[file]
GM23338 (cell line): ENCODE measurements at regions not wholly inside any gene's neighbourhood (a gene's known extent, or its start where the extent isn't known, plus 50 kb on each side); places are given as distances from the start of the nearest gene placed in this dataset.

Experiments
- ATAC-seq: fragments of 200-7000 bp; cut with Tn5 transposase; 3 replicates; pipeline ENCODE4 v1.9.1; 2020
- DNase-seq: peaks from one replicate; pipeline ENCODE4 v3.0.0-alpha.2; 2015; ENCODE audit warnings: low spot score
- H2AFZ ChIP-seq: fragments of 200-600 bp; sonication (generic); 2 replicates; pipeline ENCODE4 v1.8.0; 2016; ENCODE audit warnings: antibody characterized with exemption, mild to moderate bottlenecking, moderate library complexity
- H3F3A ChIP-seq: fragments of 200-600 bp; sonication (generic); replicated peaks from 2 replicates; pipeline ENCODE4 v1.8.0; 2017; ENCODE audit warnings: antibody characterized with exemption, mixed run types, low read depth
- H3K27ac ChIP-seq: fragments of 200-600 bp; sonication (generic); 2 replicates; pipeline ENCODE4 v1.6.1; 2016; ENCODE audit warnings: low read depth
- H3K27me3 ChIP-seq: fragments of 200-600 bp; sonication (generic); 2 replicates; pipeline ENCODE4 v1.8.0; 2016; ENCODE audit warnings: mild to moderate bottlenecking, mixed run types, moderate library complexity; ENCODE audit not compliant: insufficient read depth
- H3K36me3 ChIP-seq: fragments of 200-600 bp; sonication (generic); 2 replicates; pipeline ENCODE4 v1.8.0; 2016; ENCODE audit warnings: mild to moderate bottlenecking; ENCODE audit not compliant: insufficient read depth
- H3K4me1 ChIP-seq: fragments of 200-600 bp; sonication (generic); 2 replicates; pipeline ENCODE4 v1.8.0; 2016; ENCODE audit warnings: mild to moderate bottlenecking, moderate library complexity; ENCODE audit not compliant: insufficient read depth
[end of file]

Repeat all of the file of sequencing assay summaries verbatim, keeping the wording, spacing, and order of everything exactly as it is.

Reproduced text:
GM23338 (cell line): ENCODE measurements at regions not wholly inside any gene's neighbourhood (a gene's known extent, or its start where the extent isn't known, plus 50 kb on each side); places are given as distances from the start of the nearest gene placed in this dataset.

Experiments
- ATAC-seq: fragments of 200-7000 bp; cut with Tn5 transposase; 3 replicates; pipeline ENCODE4 v1.9.1; 2020
- DNase-seq: peaks from one replicate; pipeline ENCODE4 v3.0.0-alpha.2; 2015; ENCODE audit warnings: low spot score
- H2AFZ ChIP-seq: fragments of 200-600 bp; sonication (generic); 2 replicates; pipeline ENCODE4 v1.8.0; 2016; ENCODE audit warnings: antibody characterized with exemption, mild to moderate bottlenecking, moderate library complexity
- H3F3A ChIP-seq: fragments of 200-600 bp; sonication (generic); replicated peaks from 2 replicates; pipeline ENCODE4 v1.8.0; 2017; ENCODE audit warnings: antibody characterized with exemption, mixed run types, low read depth
- H3K27ac ChIP-seq: fragments of 200-600 bp; sonication (generic); 2 replicates; pipeline ENCODE4 v1.6.1; 2016; ENCODE audit warnings: low read depth
- H3K27me3 ChIP-seq: fragments of 200-600 bp; sonication (generic); 2 replicates; pipeline ENCODE4 v1.8.0; 2016; ENCODE audit warnings: mild to moderate bottlenecking, mixed run types, moderate library complexity; ENCODE audit not compliant: insufficient read depth
- H3K36me3 ChIP-seq: fragments of 200-600 bp; sonication (generic); 2 replicates; pipeline ENCODE4 v1.8.0; 2016; ENCODE audit warnings: mild to moderate bottlenecking; ENCODE audit not compliant: insufficient read depth
- H3K4me1 ChIP-seq: fragments of 200-600 bp; sonication (generic); 2 replicates; pipeline ENCODE4 v1.8.0; 2016; ENCODE audit warnings: mild to moderate bottlenecking, moderate library complexity; ENCODE audit not compliant: insufficient read depth